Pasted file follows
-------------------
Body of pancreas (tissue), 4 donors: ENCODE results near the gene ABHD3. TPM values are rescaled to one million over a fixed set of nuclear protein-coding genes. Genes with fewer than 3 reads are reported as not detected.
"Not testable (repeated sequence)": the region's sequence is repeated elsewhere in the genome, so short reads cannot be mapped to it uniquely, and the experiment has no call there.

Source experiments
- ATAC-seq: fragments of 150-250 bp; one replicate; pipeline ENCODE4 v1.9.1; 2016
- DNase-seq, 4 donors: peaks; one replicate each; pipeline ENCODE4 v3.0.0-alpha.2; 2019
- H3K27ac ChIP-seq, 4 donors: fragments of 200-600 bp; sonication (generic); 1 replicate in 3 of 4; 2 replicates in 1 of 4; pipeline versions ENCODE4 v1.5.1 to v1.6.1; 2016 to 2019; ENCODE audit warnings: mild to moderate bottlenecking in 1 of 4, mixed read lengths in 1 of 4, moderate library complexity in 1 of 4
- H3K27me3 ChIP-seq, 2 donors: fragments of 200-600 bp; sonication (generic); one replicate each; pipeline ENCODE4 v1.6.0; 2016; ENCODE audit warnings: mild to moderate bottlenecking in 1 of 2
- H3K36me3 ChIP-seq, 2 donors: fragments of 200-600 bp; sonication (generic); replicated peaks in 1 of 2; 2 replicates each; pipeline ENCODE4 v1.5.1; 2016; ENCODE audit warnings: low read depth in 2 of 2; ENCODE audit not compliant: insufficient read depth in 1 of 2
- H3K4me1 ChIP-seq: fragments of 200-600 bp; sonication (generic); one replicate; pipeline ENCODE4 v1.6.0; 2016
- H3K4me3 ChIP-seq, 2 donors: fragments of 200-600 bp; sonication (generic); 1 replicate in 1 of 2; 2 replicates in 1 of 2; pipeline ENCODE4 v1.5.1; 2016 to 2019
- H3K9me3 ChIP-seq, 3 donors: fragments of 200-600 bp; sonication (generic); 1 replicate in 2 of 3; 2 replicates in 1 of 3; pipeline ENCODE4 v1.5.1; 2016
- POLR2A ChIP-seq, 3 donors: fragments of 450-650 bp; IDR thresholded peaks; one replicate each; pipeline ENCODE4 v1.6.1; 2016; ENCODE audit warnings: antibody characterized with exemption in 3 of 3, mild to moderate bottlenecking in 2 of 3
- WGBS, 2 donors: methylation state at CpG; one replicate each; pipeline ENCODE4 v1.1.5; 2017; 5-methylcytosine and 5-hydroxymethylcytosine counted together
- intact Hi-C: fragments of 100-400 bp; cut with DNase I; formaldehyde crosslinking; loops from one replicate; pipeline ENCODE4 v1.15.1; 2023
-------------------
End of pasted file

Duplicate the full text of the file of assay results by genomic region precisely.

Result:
Body of pancreas (tissue), 4 donors: ENCODE results near the gene ABHD3. TPM values are rescaled to one million over a fixed set of nuclear protein-coding genes. Genes with fewer than 3 reads are reported as not detected.
"Not testable (repeated sequence)": the region's sequence is repeated elsewhere in the genome, so short reads cannot be mapped to it uniquely, and the experiment has no call there.

Source experiments
- ATAC-seq: fragments of 150-250 bp; one replicate; pipeline ENCODE4 v1.9.1; 2016
- DNase-seq, 4 donors: peaks; one replicate each; pipeline ENCODE4 v3.0.0-alpha.2; 2019
- H3K27ac ChIP-seq, 4 donors: fragments of 200-600 bp; sonication (generic); 1 replicate in 3 of 4; 2 replicates in 1 of 4; pipeline versions ENCODE4 v1.5.1 to v1.6.1; 2016 to 2019; ENCODE audit warnings: mild to moderate bottlenecking in 1 of 4, mixed read lengths in 1 of 4, moderate library complexity in 1 of 4
- H3K27me3 ChIP-seq, 2 donors: fragments of 200-600 bp; sonication (generic); one replicate each; pipeline ENCODE4 v1.6.0; 2016; ENCODE audit warnings: mild to moderate bottlenecking in 1 of 2
- H3K36me3 ChIP-seq, 2 donors: fragments of 200-600 bp; sonication (generic); replicated peaks in 1 of 2; 2 replicates each; pipeline ENCODE4 v1.5.1; 2016; ENCODE audit warnings: low read depth in 2 of 2; ENCODE audit not compliant: insufficient read depth in 1 of 2
- H3K4me1 ChIP-seq: fragments of 200-600 bp; sonication (generic); one replicate; pipeline ENCODE4 v1.6.0; 2016
- H3K4me3 ChIP-seq, 2 donors: fragments of 200-600 bp; sonication (generic); 1 replicate in 1 of 2; 2 replicates in 1 of 2; pipeline ENCODE4 v1.5.1; 2016 to 2019
- H3K9me3 ChIP-seq, 3 donors: fragments of 200-600 bp; sonication (generic); 1 replicate in 2 of 3; 2 replicates in 1 of 3; pipeline ENCODE4 v1.5.1; 2016
- POLR2A ChIP-seq, 3 donors: fragments of 450-650 bp; IDR thresholded peaks; one replicate each; pipeline ENCODE4 v1.6.1; 2016; ENCODE audit warnings: antibody characterized with exemption in 3 of 3, mild to moderate bottlenecking in 2 of 3
- WGBS, 2 donors: methylation state at CpG; one replicate each; pipeline ENCODE4 v1.1.5; 2017; 5-methylcytosine and 5-hydroxymethylcytosine counted together
- intact Hi-C: fragments of 100-400 bp; cut with DNase I; formaldehyde crosslinking; loops from one replicate; pipeline ENCODE4 v1.15.1; 2023